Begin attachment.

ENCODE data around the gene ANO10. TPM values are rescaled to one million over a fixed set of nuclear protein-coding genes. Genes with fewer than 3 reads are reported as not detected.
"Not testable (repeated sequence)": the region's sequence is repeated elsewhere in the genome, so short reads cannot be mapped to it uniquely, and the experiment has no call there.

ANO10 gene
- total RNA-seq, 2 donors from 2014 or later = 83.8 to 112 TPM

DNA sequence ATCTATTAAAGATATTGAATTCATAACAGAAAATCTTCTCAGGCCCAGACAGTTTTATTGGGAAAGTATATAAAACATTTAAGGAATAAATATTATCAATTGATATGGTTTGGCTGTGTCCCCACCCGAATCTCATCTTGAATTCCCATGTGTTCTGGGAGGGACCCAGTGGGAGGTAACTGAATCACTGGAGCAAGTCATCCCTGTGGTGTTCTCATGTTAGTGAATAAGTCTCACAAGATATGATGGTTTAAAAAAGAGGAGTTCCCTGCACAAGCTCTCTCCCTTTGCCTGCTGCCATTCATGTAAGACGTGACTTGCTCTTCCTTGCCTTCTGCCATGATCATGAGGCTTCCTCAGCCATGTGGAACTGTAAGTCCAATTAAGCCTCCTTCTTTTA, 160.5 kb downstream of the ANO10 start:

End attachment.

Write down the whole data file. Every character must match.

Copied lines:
ENCODE data around the gene ANO10. TPM values are rescaled to one million over a fixed set of nuclear protein-coding genes. Genes with fewer than 3 reads are reported as not detected.
"Not testable (repeated sequence)": the region's sequence is repeated elsewhere in the genome, so short reads cannot be mapped to it uniquely, and the experiment has no call there.

ANO10 gene
- total RNA-seq, 2 donors from 2014 or later = 83.8 to 112 TPM

DNA sequence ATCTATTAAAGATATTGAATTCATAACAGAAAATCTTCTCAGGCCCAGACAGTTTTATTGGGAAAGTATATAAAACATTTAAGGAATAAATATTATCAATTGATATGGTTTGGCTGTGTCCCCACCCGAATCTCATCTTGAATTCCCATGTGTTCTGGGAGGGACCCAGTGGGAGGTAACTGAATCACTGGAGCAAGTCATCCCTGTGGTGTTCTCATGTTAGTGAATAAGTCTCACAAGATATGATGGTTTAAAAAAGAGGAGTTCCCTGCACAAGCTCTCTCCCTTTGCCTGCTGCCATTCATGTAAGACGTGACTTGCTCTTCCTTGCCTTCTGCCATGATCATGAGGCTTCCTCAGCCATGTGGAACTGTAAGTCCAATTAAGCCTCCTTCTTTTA, 160.5 kb downstream of the ANO10 start: